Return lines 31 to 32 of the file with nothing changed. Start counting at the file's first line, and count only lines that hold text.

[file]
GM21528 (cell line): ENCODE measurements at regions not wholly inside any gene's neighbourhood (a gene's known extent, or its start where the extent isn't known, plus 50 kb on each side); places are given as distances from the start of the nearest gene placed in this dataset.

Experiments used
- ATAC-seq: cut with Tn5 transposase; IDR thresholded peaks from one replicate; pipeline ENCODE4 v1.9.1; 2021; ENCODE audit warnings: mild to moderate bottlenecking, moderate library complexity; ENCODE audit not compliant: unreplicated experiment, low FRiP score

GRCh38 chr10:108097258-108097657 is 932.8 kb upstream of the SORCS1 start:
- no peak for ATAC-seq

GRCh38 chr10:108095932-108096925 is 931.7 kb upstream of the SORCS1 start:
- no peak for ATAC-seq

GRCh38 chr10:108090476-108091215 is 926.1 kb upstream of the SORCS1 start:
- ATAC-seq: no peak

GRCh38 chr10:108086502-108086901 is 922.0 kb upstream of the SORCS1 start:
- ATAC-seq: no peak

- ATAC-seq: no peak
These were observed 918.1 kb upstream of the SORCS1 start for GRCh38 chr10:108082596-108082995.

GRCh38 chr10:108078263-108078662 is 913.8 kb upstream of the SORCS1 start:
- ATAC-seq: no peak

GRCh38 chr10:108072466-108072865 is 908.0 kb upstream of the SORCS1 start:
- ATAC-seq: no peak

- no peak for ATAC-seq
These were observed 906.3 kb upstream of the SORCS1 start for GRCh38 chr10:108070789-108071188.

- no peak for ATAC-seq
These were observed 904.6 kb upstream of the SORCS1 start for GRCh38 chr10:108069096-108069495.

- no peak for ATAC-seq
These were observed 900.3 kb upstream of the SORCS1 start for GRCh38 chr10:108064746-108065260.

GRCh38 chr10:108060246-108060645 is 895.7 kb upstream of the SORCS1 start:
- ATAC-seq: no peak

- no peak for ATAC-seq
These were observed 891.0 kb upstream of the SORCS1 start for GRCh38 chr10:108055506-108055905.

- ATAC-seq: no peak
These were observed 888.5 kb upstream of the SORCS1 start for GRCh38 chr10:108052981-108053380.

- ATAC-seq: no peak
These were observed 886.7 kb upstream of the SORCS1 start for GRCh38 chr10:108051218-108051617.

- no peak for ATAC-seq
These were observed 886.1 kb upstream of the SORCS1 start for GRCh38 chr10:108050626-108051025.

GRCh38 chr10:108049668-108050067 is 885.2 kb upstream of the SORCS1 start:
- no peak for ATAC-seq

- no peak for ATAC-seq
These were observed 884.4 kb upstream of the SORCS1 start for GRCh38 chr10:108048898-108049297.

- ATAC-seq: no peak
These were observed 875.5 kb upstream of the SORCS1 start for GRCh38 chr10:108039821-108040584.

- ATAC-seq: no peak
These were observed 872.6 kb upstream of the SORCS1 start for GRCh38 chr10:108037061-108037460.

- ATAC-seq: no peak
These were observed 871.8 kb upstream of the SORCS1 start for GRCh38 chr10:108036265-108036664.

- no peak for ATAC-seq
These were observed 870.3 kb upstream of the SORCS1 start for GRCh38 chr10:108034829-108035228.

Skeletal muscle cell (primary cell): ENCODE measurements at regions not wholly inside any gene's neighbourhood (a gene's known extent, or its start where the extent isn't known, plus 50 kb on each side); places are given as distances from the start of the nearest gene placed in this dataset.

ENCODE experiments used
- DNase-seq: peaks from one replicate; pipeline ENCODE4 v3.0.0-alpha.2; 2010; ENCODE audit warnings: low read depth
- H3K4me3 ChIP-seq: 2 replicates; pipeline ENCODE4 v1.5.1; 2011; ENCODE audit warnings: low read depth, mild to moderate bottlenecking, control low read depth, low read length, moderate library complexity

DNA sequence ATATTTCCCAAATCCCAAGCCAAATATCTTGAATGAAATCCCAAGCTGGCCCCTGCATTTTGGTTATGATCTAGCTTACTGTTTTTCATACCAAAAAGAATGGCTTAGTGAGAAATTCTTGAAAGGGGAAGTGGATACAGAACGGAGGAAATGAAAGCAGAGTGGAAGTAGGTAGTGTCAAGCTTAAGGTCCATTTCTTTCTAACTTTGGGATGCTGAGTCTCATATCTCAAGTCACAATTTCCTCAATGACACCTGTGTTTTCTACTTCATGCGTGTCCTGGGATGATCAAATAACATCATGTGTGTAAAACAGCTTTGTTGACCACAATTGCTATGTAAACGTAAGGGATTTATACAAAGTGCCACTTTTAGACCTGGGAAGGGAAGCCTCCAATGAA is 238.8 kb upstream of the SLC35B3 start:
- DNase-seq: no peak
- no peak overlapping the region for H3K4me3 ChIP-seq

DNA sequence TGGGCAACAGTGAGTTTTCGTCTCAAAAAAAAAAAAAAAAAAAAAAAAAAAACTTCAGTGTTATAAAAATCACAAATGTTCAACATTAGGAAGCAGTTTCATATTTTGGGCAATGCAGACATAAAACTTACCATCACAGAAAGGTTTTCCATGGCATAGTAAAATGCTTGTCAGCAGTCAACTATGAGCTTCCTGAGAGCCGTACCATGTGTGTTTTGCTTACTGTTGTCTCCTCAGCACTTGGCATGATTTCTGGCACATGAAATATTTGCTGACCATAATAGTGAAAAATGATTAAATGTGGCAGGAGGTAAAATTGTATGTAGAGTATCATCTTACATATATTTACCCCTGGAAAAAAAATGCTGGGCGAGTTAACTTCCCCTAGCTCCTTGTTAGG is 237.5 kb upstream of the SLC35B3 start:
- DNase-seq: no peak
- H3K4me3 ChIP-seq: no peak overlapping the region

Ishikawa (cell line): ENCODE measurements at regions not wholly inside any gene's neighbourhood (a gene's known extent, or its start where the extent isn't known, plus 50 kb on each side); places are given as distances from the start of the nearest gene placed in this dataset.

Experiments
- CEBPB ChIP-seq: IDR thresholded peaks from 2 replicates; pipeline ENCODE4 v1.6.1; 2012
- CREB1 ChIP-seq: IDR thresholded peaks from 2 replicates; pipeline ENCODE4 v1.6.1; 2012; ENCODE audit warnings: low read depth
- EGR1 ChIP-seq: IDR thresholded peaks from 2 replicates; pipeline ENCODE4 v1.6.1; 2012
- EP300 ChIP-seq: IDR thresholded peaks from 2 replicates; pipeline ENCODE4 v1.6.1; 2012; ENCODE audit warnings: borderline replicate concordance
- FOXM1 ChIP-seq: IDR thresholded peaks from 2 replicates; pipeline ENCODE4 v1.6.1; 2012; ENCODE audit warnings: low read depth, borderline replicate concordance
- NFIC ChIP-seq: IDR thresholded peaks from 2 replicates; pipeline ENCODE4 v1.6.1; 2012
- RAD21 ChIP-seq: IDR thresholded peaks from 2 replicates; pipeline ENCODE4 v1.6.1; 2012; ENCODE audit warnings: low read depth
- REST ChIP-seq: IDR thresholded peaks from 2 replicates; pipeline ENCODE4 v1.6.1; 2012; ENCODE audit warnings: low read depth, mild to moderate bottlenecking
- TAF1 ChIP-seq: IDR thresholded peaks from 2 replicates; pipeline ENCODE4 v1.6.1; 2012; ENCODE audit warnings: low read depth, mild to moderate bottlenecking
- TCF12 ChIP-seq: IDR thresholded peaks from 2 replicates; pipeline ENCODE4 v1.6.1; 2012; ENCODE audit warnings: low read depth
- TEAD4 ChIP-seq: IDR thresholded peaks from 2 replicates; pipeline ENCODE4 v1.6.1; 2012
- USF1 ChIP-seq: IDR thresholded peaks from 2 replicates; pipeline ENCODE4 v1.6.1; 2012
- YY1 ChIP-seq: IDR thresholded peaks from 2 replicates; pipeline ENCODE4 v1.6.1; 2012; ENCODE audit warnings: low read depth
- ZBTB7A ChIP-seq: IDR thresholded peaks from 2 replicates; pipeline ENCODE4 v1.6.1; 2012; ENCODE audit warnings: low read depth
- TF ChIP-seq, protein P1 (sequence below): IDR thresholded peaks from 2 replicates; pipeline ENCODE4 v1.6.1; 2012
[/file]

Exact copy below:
These were observed 886.7 kb upstream of the SORCS1 start for GRCh38 chr10:108051218-108051617.

- no peak for ATAC-seq